Reality bites at struggling Knights

IT was a sobering thought for the 15,792 dejected fans to ponder as they left Hunter Stadium on Saturday night.

Have the Newcastle Knights hit rock bottom?

After their 24-14 loss to Gold Coast, Newcastle’s seventh in 11 games this year and third on the spin, the Knights have slipped to the 11th rung on the NRL ladder.

They have scored fewer points than any team in the competition and will be without talismanic skipper Kurt Gidley for the rest of the campaign.

This week they head to Suncorp Stadium to face second-placed Brisbane, after which – barring a remarkable form reversal – they will in all likelihood be four points adrift of the top eight at the halfway point in the season.

This would have been disappointing in any circumstances.

But given the hype before a ball was kicked this year, Newcastle’s inability to measure up to expectations is rapidly descending into the realms of disaster.

Let’s pause and take a look at the big picture.

Last year Newcastle were a top-eight team under Rick Stone who punched above their weight and in general played an attractive, enterprising brand of football.

To reach the play-offs they had to overcome no small measure of adversity, in particular a cleanout of players commissioned by new owner Nathan Tinkler’s incoming coach Wayne Bennett, the most successful tactician in the game’s history.

No stone was left unturned for Bennett. Players he did not want were moved on, regardless of whether they were under contract.

Representative stars Darius Boyd, Danny Buderus, Kade Snowden, Timana Tahu and Adam Cuthbertson were recruited.

The master coach brought in his own staff, who settled into modern training facilities.

The consensus was that the Knights would be big improvers.

Bookmakers soon installed them as premiership favourites and almost 18,000 supporters took advantage of Hunter Sports Group’s cut-price season tickets, and their hopes were justifiably high.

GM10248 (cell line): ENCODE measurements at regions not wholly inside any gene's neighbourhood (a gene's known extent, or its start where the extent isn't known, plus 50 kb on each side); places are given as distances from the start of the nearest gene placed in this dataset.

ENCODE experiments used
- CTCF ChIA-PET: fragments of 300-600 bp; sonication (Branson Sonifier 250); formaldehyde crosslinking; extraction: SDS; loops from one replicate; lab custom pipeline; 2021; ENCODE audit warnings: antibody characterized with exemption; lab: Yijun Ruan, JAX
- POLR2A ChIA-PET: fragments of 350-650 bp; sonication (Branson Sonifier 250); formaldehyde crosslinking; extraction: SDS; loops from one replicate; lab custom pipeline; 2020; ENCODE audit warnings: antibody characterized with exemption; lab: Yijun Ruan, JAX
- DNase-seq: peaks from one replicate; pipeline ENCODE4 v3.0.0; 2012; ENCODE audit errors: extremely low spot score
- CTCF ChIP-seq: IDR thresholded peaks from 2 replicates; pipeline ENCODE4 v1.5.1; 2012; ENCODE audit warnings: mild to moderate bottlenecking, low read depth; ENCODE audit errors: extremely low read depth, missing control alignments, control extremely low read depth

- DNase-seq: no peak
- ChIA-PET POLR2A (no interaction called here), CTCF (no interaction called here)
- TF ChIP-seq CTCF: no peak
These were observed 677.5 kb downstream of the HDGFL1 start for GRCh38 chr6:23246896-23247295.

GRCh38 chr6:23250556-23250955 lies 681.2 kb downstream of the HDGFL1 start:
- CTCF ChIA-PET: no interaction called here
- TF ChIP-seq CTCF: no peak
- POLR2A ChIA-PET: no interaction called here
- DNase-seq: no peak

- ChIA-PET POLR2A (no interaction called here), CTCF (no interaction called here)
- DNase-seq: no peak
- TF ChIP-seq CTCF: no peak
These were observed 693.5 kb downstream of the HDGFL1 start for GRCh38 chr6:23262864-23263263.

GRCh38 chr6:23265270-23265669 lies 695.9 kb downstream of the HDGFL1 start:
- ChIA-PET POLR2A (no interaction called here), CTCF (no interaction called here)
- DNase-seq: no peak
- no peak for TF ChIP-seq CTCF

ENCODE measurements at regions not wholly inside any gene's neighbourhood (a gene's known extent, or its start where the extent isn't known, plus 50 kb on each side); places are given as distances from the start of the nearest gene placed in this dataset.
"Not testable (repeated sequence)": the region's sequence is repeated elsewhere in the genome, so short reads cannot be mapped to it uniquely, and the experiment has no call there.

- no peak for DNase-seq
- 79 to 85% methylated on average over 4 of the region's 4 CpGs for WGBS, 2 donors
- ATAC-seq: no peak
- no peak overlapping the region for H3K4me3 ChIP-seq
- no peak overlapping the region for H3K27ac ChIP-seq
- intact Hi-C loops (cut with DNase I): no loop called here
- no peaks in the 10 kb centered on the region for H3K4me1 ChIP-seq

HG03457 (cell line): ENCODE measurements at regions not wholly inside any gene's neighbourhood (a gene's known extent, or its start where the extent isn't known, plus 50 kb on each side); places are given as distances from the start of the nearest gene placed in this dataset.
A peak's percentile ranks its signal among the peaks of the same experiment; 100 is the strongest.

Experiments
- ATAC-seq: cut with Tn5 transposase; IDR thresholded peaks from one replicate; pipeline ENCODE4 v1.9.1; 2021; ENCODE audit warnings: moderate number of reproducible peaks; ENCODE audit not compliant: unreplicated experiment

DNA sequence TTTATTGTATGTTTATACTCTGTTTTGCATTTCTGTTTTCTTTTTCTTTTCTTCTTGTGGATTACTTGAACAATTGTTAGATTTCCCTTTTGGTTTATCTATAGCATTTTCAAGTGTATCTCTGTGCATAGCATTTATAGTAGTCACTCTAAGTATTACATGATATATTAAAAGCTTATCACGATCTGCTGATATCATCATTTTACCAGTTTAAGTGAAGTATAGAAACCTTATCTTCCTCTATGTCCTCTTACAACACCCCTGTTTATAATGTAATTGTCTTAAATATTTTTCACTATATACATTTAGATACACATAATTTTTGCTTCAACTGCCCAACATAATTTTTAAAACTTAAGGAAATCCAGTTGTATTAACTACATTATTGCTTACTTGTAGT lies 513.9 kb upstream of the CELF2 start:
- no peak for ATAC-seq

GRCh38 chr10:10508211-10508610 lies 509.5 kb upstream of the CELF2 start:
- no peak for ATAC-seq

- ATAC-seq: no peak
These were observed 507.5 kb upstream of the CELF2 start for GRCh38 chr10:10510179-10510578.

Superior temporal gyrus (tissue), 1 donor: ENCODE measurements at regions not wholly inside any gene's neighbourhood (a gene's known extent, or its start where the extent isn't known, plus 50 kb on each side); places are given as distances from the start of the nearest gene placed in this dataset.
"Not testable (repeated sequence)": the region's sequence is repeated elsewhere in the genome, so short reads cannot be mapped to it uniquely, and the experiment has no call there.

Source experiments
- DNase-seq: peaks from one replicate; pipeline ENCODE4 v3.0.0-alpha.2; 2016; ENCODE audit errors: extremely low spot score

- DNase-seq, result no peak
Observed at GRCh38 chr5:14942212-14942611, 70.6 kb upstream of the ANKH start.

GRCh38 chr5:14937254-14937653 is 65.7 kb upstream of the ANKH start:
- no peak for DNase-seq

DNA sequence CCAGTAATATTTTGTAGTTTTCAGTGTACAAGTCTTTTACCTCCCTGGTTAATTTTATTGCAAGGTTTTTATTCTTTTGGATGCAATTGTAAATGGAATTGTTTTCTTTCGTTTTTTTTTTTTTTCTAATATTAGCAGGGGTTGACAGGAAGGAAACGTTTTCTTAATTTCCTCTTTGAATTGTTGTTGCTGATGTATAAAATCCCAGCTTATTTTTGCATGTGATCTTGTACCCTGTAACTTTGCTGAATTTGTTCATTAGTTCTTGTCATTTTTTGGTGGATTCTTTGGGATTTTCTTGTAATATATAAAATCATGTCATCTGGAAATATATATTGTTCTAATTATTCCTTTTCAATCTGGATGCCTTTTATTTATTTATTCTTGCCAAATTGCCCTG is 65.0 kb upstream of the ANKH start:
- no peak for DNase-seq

Yet somehow this team have gone backwards.

Not only are they struggling to get results, but the brand of football they have been playing would cure insomnia.

Bennett has been intent on stripping Newcastle’s game plan back to basics, hoping to develop a structure that will hold up consistently under pressure.

But instead of outgrinding their opponents and wearing them down, the Knights have become dour, predictable plodders bereft of razzle-dazzle.

On paper, Newcastle still appear to have a line-up capable of challenging for a top-four finish.

There is ample time to turn things around.

But on evidence thus far, only their most parochial diehards would be optimistic about such an outcome.

The real worry for fans, already simmering with discontent, is that the worst could be yet to come.

This was supposed to be the year in which the Bennett-Tinkler dream ticket transformed Newcastle into an NRL dynasty.

Finally the Knights, who for 24 years had run on the smell of an oily rag, had the resources to match any rival club.

There would be no more excuses.

It all sounded good in theory.

The reality has been vastly different.

One of the most eagerly awaited crusades since the Knights’ inception in 1988 is in danger of becoming the club’s greatest anticlimax.

The suspicion remains that if anyone can turn Newcastle around, it is Bennett.

Before that can happen, however, they need to reach the point where the only way is up. Rock bottom.

Knights fans can only hope they are already there.

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